And it wasn’t only riflemen. He was getting engineers, mechanics, more communications Marines, generators, water purifiers, drones and radio equipment that few at his level normally had in their gear locker.

He went from 160 Marines in the company to 350 in about a week, he said.

The next four months whipped by at breakneck speed. Individual training on the new gear lasted one to two weeks, nearly every Marine learned how to purify water, talk on and troubleshoot radios then work as fire teams, squads, platoons then as a company in a couple of months.

“The idea was that we could all hop into an aircraft run an over-the-horizon mission, conduct long range operations and be completely self-sustained and live off the land without long logistics chain back to the (Marine Expeditionary Unit Amphibious Readiness Group),” he said.

Patterson described it as “old-school Vietnam” type of fighting with modern technology.

“By the end of the company phase of this, man I tell you I wouldn’t have wanted to be the bad guys on the other end of what we were delivering,” Patterson said.

Along the way, he said, they were told repeatedly that they were the tip of the Marine Corps spear and treated as such. That meant countless visits from distinguished guests, endless questions and feedback from experts and never-ending after action reviews for the Marine Corps Warfighting Lab.

“This was not the traditional company command experience,” he said. “I was under the microscope. Everything we did was evaluated and graded; we were tested constantly.”

What that led to for this captain was something now commonly called “task saturation.”

The bombardment of more information than perhaps any Marine company commander had ever seen sometimes stalled decision-making. And he worried it would do the same for a squad alone in a combat zone. The formation needed extra bodies simply to provide security while leaders looked at screens, ran comms or did the myriad of more complex tasks being asked of them.

Even he was overwhelmed. At one point stuck trying to figure out how to employ a machine-gun equipped robot in the firing and maneuvering. There were no manuals for this.

But a friend broke him out of his own fog.

“Hey dude, you know what it still is?” a friend asked. “A machine gun. Employ it like you would a machine gun.”

The companies in the experiment also got a batch of the then-new MRZR, the four-person off road vehicle that would later be fielded as the ultra-light tactical vehicle now providing most of the tactical wheeled mobility for the company. That one change helped his Marines zip around corners of the battlespace in ways they’d never had.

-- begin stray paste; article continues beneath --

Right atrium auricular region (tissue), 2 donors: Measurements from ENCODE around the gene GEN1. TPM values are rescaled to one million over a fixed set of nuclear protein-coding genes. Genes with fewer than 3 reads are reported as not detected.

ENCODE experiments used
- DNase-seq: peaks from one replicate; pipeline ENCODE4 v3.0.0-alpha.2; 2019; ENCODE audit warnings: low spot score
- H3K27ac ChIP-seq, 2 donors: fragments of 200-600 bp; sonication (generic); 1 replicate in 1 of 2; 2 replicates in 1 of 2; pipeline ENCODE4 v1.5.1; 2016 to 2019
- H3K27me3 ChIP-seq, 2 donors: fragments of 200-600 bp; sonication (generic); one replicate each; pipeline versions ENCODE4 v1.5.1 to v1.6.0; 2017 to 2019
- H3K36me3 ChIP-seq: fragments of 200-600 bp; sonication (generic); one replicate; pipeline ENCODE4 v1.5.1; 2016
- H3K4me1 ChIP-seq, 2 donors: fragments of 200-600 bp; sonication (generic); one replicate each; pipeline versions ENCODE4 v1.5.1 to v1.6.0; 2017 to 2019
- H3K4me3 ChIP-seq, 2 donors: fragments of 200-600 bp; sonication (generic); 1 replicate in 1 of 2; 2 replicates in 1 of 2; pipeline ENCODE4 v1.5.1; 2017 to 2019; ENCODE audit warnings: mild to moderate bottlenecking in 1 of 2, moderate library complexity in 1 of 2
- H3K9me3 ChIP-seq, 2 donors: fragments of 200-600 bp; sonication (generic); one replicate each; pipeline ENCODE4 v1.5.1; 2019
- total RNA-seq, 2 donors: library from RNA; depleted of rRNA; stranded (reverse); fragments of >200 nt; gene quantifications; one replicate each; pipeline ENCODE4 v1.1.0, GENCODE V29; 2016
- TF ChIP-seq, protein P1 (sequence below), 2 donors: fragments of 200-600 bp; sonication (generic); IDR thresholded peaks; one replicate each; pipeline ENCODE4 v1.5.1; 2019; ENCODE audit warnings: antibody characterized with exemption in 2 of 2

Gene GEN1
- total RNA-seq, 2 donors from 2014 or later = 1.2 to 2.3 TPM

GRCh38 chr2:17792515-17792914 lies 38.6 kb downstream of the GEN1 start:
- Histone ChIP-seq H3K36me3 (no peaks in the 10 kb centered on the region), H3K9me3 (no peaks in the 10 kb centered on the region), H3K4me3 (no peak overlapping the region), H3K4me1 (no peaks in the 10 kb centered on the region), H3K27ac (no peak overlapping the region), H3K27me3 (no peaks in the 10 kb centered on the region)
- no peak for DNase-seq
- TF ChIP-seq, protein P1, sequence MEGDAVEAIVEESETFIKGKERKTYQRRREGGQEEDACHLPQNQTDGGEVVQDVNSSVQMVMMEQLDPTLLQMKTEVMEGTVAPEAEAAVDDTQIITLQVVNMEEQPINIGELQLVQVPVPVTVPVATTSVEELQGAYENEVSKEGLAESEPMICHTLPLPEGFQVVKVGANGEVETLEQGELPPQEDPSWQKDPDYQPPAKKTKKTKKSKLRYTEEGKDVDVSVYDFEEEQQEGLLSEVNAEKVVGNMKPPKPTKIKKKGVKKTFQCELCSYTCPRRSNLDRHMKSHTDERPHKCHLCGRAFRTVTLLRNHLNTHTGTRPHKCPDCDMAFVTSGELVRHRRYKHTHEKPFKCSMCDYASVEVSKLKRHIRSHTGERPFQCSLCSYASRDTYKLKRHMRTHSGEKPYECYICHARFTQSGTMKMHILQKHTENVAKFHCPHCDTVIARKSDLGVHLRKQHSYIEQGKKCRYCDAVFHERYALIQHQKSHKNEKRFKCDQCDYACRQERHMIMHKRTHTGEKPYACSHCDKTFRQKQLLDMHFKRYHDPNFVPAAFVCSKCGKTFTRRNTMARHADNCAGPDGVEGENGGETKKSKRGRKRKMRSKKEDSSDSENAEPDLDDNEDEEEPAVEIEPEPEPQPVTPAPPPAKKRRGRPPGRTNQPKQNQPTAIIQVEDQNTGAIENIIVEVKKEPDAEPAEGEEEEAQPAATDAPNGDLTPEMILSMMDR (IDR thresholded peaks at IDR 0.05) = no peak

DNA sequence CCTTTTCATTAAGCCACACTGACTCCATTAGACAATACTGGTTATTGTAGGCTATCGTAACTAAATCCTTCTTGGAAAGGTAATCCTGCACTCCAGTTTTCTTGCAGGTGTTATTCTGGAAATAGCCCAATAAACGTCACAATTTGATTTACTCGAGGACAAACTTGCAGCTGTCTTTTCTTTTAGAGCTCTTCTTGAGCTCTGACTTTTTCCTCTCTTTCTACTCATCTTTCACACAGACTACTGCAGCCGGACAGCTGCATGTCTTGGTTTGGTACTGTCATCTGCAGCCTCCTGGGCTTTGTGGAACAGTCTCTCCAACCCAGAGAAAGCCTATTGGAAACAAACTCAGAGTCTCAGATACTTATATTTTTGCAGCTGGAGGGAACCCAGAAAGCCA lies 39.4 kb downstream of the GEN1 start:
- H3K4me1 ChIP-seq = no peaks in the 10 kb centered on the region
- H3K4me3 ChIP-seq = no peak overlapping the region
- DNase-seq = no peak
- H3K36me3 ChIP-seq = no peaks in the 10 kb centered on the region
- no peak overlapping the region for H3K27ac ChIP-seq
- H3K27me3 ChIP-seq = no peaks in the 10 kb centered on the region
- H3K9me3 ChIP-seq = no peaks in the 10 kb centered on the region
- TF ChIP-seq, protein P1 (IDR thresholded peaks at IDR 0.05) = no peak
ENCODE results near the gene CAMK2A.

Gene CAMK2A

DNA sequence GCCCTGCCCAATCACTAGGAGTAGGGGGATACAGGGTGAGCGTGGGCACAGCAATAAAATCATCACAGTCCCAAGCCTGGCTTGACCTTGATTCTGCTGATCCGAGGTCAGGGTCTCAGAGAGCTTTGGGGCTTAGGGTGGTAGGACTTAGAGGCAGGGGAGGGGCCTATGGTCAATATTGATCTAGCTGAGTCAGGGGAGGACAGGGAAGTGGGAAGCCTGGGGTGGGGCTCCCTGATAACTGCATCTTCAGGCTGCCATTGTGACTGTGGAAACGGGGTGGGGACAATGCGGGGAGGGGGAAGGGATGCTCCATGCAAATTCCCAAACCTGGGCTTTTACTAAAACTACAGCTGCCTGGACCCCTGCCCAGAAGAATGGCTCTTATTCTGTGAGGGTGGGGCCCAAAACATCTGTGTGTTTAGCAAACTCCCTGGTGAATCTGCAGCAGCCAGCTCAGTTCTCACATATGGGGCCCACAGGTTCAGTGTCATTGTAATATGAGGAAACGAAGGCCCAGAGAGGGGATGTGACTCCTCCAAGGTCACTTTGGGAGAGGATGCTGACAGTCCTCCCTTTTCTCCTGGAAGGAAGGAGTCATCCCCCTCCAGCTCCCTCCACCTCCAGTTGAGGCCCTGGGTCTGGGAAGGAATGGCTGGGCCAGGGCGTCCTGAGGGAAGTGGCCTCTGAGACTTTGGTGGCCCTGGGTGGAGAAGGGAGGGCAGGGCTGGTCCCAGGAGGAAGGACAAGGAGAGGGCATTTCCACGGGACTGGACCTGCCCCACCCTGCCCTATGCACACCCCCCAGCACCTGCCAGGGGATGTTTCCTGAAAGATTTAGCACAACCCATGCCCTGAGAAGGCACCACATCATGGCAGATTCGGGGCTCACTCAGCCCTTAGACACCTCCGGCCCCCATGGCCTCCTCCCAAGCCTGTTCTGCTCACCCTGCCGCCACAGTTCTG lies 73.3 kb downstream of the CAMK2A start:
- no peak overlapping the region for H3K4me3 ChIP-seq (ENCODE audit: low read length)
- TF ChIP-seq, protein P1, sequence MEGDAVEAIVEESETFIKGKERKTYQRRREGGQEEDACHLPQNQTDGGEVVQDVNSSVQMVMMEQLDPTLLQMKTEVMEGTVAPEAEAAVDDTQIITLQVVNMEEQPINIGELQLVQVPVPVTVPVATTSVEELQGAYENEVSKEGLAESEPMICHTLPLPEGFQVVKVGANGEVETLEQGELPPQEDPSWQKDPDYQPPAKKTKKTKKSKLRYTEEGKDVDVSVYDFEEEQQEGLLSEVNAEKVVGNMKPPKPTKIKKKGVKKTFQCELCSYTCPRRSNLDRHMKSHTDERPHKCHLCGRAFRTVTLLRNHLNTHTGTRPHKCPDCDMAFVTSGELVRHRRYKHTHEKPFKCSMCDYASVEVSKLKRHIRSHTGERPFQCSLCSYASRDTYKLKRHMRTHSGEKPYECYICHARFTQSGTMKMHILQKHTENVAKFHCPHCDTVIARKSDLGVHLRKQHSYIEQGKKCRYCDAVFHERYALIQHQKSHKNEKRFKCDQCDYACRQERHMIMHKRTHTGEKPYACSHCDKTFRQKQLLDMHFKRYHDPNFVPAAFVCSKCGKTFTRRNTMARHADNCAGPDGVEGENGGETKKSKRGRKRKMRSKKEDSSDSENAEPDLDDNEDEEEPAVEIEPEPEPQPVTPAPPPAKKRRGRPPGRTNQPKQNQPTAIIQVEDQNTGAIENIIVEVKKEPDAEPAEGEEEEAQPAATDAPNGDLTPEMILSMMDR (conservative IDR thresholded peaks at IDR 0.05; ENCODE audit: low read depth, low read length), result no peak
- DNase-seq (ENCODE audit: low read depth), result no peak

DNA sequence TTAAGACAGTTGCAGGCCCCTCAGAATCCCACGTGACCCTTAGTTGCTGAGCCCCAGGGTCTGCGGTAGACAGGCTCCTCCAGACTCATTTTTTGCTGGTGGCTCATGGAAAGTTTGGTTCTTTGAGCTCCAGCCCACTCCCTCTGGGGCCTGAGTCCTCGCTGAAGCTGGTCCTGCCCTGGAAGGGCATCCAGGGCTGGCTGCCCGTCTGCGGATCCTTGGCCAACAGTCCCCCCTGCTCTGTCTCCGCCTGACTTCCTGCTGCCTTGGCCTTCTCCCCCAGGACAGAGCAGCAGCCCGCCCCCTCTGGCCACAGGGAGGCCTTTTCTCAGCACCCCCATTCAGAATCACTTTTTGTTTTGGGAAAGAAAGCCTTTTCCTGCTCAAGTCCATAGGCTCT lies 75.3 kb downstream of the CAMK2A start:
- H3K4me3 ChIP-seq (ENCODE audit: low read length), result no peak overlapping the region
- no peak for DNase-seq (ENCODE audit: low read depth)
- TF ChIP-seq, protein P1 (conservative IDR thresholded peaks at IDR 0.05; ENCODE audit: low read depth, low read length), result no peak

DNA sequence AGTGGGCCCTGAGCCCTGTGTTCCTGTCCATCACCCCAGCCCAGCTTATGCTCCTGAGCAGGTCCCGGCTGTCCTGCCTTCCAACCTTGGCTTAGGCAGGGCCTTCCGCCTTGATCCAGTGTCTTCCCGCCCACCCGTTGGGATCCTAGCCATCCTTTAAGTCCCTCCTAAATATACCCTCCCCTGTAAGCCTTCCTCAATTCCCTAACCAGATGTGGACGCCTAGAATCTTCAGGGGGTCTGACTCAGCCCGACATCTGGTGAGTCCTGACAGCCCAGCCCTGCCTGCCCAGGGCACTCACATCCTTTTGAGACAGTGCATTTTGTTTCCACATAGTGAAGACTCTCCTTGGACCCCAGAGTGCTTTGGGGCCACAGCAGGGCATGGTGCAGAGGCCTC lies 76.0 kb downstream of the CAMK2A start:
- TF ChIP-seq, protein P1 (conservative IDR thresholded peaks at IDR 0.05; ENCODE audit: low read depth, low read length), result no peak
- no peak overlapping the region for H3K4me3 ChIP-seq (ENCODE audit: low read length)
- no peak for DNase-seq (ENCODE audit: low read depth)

Looking back, Patterson sees how some automation could reduce the workload on his Marines in some ways but increase it in others. He’s happy the Corps went with the 15-Marine squad for exactly that reason. Though it has since reverted to the 13-Marine squad.

Patterson led a platoon on a combat tour in Sangin Valley, Afghanistan, in 2010, during some of the most intense fighting there during that phase of the war.

At one point the unit took three casualties at the same time. All research and reports indicate that any near peer conflict would see casualties that dwarf anything experienced during the war on terrorism, rivaling perhaps the figures seen during World War II.

Those three casualties took two squads to evacuate. One to carry them off the battlefield and the other to provide security while they did. A smaller squad would have been crippled by that incident.

Patterson recalls the final phase of the experimentation, a two-week, self-sustained field exercise culminating in a massive live fire event that featured robot battle buddies, scavenged power sources and a variety of new drone, communications and fires options, as one of the most rewarding of his more than two-decade career.

“I didn’t have anything to do as I’m leading this attack. I just ran behind my guys, shouted nice things at them and watched the beautiful destruction occur,” Patterson said.

About a year later, in May 2018, then-Commandant Gen. Robert B. Neller announced that the Corps would move to 12-Marine rifle squad.

The new squad lost a Marine but gained the following: the M27 infantry automatic rifle which replaced the M4, a common handheld tablet, multi-channel radios and a better grenade launcher, the M320 replacing the rifle mounted M203.

But by the end of the year, Neller had pivoted and wanted to see how a 15-Marine rifle squad would perform.

In 2019, 2nd Battalion, 8th Marine Regiment, deployed with the 26th Marine Expeditionary Unit out of Camp Lejeune, North Carolina, with a complete 15-Marine rifle squad structure. The formation had kept the 13-Marine base and added an assistant squad leader and squad systems operator.

And, until mid-August, that was the publicly announced squad configuration. But in a mid-August online video explainer rollout of the new infantry battalion, the squad has now reverted to the 13-Marine structure, keeping the squad systems operator and cutting the assistant squad leader and one rifleman from the ranks.

Heading into phase two, the Corps has decided to use the 13-Marine rifle squad structure due in part to manning considerations, Flanagan said. As experimentation continues, planners will continue to evaluate the squad.

Both 3rd Battalion, 4th Marines, battalion commander Lt. Col. Bryceson Tenold and battalion Sgt. Maj. Trevor L. Goff are set to lead the battalion through the next two years of experimentation. The pair are already receiving Marines, some of which were in units involved with phase one experiments.

Tenold and Goff told Marine Corps Times in a mid-August phone interview that they plan to set the tone for the right kind of culture in the battalion that aims to rapidly build up skill sets and teams through openness and sharing of lessons learned.

Between now and the end of the year many Marines in the unit or headed to it will attend a variety of training schools and continue that training on new equipment and methods of employment in the coming months.